Rather than protect the county subdivisions of the state of Montana, and Montana citizens, Gov. Bullock’s allegiance, as well as those of far too many other Montana elected officials, has shifted far away from the 10th Amendment and state sovereignty to empower expanding tribal sovereignty and jurisdiction as superior to the state. Oaths of allegiance and office of our state elected officials are apparently either for sale or irrelevant.

Tribal governments may now long-term lease their private Indian “trust” lands to Middle Eastern countries, with no prior Bureau of Indian Affairs approval or continuous oversight. This well-kept secret of the Hearth Act of 2012 will open up potential sharia enclaves within federal Indian reservations wherever desired in Montana and across the country. Gov. Bullock will protect sharia law so as not to disturb relations between Montana tribes and Middle Eastern countries. This should be a concern to all Montanans, most particularly to tribal members themselves. —Elaine Willman, Ronan

Don’t judge a voter by their political leanings

Prejudice is believing you know the character and moral value of a stranger because of that person’s association with a group. Bigotry is feeling hostility toward that person based on your prejudice. On Feb. 12, a local man submitted an opinion piece saying that liberals need to get over the results of some recent election, without being specific. In expressing his views he came out of the closet and revealed that he is a bigot.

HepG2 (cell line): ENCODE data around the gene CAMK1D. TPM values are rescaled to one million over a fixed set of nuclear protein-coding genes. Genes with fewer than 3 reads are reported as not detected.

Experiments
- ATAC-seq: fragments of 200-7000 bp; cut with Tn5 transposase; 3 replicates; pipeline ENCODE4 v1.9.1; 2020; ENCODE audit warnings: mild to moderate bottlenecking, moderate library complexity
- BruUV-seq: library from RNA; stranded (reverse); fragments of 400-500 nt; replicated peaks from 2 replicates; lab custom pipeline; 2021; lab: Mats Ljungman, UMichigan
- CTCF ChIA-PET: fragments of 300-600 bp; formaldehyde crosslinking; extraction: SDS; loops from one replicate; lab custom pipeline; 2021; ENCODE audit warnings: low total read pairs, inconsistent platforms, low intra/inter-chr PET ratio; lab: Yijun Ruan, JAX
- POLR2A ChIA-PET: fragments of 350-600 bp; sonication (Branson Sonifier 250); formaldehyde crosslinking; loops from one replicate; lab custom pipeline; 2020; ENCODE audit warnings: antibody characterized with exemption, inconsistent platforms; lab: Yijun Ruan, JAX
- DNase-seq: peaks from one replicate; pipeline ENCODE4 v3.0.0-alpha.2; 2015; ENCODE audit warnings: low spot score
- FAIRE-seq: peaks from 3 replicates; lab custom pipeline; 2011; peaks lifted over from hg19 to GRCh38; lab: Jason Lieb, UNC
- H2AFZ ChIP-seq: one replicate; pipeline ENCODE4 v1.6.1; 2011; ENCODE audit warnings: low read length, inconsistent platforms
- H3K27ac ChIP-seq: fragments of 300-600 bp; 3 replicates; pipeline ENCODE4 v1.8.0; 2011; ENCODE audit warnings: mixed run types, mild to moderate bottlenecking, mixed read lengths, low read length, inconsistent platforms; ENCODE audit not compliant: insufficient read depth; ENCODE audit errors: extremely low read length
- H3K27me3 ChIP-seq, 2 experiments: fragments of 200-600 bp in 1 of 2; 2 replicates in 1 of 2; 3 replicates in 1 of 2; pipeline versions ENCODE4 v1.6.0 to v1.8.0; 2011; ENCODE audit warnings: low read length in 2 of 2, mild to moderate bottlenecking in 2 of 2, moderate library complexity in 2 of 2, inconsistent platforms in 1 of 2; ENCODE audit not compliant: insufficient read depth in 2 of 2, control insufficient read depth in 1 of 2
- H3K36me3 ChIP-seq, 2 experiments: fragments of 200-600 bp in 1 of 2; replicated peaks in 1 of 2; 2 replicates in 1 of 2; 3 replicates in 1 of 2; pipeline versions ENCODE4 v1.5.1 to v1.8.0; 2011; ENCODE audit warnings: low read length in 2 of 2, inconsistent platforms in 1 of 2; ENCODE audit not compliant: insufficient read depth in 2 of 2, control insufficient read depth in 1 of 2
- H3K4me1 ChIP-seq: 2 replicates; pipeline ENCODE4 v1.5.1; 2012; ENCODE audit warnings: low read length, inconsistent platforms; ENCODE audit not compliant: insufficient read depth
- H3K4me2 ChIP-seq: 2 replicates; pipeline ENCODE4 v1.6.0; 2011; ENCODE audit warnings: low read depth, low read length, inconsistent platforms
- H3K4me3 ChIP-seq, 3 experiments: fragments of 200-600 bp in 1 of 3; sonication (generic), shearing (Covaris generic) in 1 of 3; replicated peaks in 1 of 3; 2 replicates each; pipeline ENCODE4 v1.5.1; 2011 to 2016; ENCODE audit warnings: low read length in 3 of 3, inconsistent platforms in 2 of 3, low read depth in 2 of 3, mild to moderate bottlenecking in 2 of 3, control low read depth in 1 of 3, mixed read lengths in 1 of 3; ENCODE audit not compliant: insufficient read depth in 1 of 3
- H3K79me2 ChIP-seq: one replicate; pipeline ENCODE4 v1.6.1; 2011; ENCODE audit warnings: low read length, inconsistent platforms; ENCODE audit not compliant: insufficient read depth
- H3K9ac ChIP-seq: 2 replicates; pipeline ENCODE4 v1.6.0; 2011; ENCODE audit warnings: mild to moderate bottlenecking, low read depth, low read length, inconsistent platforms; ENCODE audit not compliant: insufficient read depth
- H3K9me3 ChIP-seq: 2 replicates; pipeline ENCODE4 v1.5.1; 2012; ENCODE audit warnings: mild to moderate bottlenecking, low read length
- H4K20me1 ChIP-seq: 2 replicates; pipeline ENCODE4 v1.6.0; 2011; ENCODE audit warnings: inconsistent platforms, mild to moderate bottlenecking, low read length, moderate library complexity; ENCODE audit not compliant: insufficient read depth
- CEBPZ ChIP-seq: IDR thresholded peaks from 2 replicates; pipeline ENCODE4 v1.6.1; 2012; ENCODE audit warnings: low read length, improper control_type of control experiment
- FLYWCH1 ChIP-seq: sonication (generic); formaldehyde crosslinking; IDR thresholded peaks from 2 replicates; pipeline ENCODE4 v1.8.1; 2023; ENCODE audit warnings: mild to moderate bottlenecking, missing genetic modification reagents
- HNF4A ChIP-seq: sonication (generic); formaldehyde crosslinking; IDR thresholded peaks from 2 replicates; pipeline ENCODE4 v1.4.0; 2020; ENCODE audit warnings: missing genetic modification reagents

He says he feels better now. I suppose he does. Eight years is a long time to suppress so much dark anger. Sadly, he undermines his new honesty with classic bigot denial: “… the liberals I know and call friends have been respectful and decent … [but they’re not] like the ones I see on TV.” I’ve heard this kind of rhetoric before. I was raised in Texas by and among white racists. I often heard them say, “Now don’t get me wrong. Not all colored people are bad. I know a few families who are fine folk. But they’re not like those uppity darkies on TV.”

I’m not accusing this man of being a racist. I don’t know him so I can’t judge that. But I will say unequivocally that his way of thinking is exactly the same. He colors strangers with the pigments of his mind and seethes at what he perceives as blue or rainbow people on TV.

For my part, I’m not exactly filled with joy when I see a group of red-capped strangers. But I don’t smear them all with the same tar. I recognize their humanity and try to understand how they came to have their values. I hope this man learns to do something similar. In any case, I hold no prejudice toward him. —Michael Merchant, Kalispell

Pipeline protesters left behind mess

All you pipeline protesters who gathered and rallied in Kalispell (and around the nation) need to rally again so you can be issued a citation for littering.

After paying your fine you can march back to Dakota and clean up the disgusting mess that was left behind there. You need to walk to avoid consuming any petroleum products that may have been in a pipeline at some point.

Your right of speech and assembly is allowed in our great country, but leaving a mess like you did for all taxpayers to clean up is not acceptable. —Miles Erickson, Whitefish